BAW: Like much of your previous work, there are several concepts running through ‘Vitriola’, many projecting splintered echoes of political rage and frustration. Is it important for you to use your musical platform to voice your socio-political views?

TK: You know, it's really not that important for me to voice socio-political concerns in music. I feel that music - as with any art form - should have as much freedom to express itself in any way it deems fit. I disagree with those that feel it's a songwriters responsibility to wax political; and though we recognise the political bent of this record, we still maintain that it isn't so much 'political' as it is an emotional reaction to the current socio-political landscape.

Somewhere in there lies a subtle difference, I think. I wrote these songs because I felt compelled to, but I didn't feel it was the responsibility of these songs. I hope that makes sense, as I am absolutely a proponent of songwriter activists, it's just that I'm also a proponent of those who prefer to write love songs.

BAW: Though there are some concepts littered throughout the record, ‘Vitriola’ appears a little less clear-cut than your previous works in terms of a tightly woven concept. Was this something that was purposely left a little vaguer this time around?

TK: Yes, I did want to keep it vaguer. Though 'I Am Gemini' is already six years old, it's still the latest record we did as Cursive, so I was aware of the very high concept that record embodied and wanted to go in a different direction.

BAW: Also prevalent in ‘Vitriola’ and Cursive’s back-catalog as a whole is an often-unsettling sense of self-doubt and nihilism. Have you ever encountered difficulty in sharing these delicate emotions with such a wide audience, and is it something that has become easier with time?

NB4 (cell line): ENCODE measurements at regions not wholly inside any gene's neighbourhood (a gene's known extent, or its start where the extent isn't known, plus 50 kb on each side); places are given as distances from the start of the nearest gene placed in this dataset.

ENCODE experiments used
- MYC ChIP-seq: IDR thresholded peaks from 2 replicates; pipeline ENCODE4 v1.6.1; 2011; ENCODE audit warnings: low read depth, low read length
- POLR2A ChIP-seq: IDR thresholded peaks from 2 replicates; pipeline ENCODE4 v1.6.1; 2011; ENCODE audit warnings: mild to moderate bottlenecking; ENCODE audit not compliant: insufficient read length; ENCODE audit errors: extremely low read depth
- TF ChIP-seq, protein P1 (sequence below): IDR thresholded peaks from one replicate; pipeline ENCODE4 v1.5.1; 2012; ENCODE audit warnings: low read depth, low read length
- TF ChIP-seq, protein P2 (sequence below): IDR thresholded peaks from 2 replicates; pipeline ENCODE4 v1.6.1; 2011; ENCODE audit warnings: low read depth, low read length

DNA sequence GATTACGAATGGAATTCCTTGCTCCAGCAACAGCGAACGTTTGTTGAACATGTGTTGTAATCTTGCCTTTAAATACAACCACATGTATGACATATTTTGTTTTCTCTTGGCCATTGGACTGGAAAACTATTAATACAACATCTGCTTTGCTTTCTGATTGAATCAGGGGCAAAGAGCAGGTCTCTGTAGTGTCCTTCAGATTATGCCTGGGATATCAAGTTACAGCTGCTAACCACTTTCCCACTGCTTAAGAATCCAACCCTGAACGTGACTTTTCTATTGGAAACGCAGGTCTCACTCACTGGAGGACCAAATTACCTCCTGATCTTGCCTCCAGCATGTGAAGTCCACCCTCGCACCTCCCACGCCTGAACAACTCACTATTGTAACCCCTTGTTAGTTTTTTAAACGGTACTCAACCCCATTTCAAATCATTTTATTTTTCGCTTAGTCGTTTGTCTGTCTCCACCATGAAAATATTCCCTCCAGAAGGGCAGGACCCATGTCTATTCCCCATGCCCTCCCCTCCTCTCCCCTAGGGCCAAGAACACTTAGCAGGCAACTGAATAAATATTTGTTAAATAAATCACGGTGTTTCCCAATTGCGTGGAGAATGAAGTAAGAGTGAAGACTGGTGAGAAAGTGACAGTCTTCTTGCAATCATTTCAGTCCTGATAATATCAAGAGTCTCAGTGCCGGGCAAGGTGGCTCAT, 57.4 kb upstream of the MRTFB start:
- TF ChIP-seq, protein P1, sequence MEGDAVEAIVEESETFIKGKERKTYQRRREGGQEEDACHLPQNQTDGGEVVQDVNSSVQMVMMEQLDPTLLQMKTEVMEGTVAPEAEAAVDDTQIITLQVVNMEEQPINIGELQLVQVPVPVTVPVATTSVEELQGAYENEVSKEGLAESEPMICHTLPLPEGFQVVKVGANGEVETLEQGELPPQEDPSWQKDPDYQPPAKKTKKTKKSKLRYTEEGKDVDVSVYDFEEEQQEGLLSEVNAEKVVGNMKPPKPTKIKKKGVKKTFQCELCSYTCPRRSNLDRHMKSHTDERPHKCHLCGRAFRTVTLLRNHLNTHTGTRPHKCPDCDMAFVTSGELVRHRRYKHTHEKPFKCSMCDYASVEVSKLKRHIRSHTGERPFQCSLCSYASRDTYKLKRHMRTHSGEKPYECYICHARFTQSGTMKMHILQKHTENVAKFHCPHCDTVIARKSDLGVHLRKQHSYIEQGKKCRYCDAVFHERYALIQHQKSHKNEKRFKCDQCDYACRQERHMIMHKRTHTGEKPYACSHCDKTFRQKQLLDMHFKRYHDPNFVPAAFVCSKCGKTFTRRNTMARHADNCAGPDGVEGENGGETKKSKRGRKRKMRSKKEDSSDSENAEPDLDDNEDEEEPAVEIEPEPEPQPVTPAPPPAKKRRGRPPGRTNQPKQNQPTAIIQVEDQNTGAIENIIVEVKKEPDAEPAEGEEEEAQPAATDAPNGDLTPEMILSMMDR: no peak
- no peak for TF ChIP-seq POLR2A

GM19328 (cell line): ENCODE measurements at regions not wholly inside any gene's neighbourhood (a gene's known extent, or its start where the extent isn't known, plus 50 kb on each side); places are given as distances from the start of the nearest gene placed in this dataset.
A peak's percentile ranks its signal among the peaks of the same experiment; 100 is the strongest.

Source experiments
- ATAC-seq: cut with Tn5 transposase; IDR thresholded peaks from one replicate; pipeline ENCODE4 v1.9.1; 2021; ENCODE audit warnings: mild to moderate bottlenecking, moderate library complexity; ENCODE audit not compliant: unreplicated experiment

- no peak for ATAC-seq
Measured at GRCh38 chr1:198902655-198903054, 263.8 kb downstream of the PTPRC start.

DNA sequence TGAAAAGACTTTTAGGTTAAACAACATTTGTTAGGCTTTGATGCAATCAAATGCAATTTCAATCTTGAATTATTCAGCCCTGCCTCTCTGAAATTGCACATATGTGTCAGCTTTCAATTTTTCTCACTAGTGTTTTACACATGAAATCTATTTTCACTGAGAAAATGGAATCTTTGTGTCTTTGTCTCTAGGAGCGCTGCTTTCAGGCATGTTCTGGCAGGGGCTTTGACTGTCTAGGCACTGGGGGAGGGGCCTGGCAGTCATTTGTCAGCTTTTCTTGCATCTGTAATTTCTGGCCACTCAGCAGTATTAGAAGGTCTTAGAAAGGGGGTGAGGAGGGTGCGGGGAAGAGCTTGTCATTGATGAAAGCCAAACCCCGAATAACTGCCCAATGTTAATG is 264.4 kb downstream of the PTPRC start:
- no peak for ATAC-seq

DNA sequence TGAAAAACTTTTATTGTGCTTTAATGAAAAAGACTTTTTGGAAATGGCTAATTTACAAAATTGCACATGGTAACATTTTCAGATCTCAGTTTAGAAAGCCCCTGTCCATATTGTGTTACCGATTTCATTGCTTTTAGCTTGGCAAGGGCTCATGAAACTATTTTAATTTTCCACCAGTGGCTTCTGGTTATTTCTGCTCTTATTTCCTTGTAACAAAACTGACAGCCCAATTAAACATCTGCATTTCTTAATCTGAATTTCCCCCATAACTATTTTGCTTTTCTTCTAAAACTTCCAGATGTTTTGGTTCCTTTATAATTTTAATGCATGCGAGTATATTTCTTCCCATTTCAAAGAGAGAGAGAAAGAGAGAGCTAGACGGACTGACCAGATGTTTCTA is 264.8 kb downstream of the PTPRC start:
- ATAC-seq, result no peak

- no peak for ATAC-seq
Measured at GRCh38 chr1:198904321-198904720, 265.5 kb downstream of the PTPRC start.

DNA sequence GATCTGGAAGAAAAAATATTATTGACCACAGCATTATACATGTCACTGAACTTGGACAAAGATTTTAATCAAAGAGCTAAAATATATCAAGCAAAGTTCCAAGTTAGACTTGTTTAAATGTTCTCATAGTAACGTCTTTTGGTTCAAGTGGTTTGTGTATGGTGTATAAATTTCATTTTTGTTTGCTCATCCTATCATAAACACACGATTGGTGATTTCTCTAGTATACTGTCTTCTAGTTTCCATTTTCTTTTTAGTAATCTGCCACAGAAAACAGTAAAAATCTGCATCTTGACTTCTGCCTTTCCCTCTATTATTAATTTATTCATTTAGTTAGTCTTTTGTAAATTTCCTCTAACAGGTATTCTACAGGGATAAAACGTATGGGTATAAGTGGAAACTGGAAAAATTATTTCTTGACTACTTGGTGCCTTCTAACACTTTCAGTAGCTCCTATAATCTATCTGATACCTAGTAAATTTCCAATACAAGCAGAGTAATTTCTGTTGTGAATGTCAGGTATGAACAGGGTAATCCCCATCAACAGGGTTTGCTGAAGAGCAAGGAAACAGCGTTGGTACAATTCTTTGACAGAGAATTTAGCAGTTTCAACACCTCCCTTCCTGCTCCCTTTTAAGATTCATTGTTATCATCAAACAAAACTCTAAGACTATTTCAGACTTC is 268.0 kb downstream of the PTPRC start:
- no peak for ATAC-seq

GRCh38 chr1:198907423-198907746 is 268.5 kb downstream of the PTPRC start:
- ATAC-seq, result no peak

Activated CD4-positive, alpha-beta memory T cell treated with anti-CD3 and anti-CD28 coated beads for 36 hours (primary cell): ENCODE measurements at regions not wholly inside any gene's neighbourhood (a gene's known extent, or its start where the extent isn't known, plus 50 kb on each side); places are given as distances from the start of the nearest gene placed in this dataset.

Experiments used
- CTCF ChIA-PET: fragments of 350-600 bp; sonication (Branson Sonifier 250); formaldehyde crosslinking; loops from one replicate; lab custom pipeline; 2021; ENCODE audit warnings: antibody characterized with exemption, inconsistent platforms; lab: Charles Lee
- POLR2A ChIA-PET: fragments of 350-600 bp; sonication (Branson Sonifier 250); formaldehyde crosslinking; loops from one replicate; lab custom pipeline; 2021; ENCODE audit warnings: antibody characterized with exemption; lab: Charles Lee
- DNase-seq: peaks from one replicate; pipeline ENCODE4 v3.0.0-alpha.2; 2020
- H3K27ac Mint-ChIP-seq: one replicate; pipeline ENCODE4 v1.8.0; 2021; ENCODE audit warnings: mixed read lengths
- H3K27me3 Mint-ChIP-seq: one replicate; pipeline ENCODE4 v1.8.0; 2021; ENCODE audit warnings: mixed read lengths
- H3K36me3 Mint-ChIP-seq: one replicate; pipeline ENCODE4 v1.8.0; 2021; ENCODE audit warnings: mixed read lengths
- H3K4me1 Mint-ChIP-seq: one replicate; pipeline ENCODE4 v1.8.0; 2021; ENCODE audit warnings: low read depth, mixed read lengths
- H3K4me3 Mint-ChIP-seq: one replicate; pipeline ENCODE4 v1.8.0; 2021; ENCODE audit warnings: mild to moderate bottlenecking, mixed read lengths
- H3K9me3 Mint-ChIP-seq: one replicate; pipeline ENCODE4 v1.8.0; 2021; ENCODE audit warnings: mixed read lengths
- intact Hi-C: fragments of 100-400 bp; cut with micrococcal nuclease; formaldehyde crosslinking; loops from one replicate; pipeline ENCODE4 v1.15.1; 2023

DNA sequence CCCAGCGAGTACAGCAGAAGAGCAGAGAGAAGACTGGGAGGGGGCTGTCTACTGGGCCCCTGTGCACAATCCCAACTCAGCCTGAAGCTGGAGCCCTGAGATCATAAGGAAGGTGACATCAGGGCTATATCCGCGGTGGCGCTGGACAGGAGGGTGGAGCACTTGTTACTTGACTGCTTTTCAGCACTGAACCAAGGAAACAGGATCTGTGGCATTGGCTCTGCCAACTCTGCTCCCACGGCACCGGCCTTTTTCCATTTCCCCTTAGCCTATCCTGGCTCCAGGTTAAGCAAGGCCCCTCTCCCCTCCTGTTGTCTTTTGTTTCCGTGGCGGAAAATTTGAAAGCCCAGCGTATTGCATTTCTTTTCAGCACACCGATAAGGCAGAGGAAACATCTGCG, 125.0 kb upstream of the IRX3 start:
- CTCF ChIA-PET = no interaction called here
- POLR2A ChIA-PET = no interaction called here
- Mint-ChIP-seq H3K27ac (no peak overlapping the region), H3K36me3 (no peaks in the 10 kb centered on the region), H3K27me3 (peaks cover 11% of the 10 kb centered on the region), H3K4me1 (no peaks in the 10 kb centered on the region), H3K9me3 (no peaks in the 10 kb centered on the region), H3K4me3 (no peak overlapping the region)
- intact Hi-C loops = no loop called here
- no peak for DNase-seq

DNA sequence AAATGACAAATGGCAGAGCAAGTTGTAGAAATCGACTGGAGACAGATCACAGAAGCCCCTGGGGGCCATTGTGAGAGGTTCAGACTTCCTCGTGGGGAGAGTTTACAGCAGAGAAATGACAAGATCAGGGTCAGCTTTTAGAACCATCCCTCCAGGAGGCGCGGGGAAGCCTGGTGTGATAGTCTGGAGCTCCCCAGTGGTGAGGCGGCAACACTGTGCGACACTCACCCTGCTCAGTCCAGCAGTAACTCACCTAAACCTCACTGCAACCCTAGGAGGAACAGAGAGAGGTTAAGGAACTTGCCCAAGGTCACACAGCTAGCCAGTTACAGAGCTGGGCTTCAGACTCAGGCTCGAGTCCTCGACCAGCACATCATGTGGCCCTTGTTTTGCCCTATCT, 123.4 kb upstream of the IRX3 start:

TK: I think it may actually be getting harder? As we get older, we get even more grossly self-aware - or at least I do - so it can be more difficult to lay everything out as we did when we were younger. I certainly hate to feel crippled by those thoughts, so I guess I just do my best to lay it all out there anyway, but it certainly feels scarier these days to do so. I'm not sure how I'll feel on these upcoming shows, but I already get a sense that it will make for a heavier experience. For me, anyway. [laughs]

BAW: With over twenty years having passed since your formation, a lot has changed within the DIY and indie scenes of the Midwest that you operate within. How have these changes impacted on your sound and the way you now operate as an outfit?

TK: Hmm... you know, I'm not really sure, though I'm certain these changes would have an impact. Unfortunately, we have less and less contact with DIY scenes, primarily because it's a younger scene and we somehow became old farts? But we have our label now and want to be a part of the community as much as possible. We love the local Omaha music scene as we always have, and hope to release music from there in the future.

BAW: With such a wealth of experience in the area, what advice would you give to musicians aiming to establish themselves within a do-it-yourself setting?

TK: They should take the term seriously and truly "Do It Themselves". Bands are noticed so much more when they self-release and book their own tours versus the other approach of staying at home, recording and sending out submissions with the hope someone will give a shit. There's a decent chance someone out there WILL give a shit, but if you aren't displaying an attitude that you're going to do this with or without help, the label/promoter/booking agent may think you aren't worth their time because you aren't dedicated. Anyway, going on tour is fun, especially when you're young and can still handle losing lots of money.

BAW: Marking somewhat of a comeback for the band, ‘Vitriola’ is a pivotal moment within your careers. What comes next following on from its release?

TK: [Laughs] WHO KNOWS? We certainly don't. We’re happy to just be playing shows for now and we'll go from there - thanks!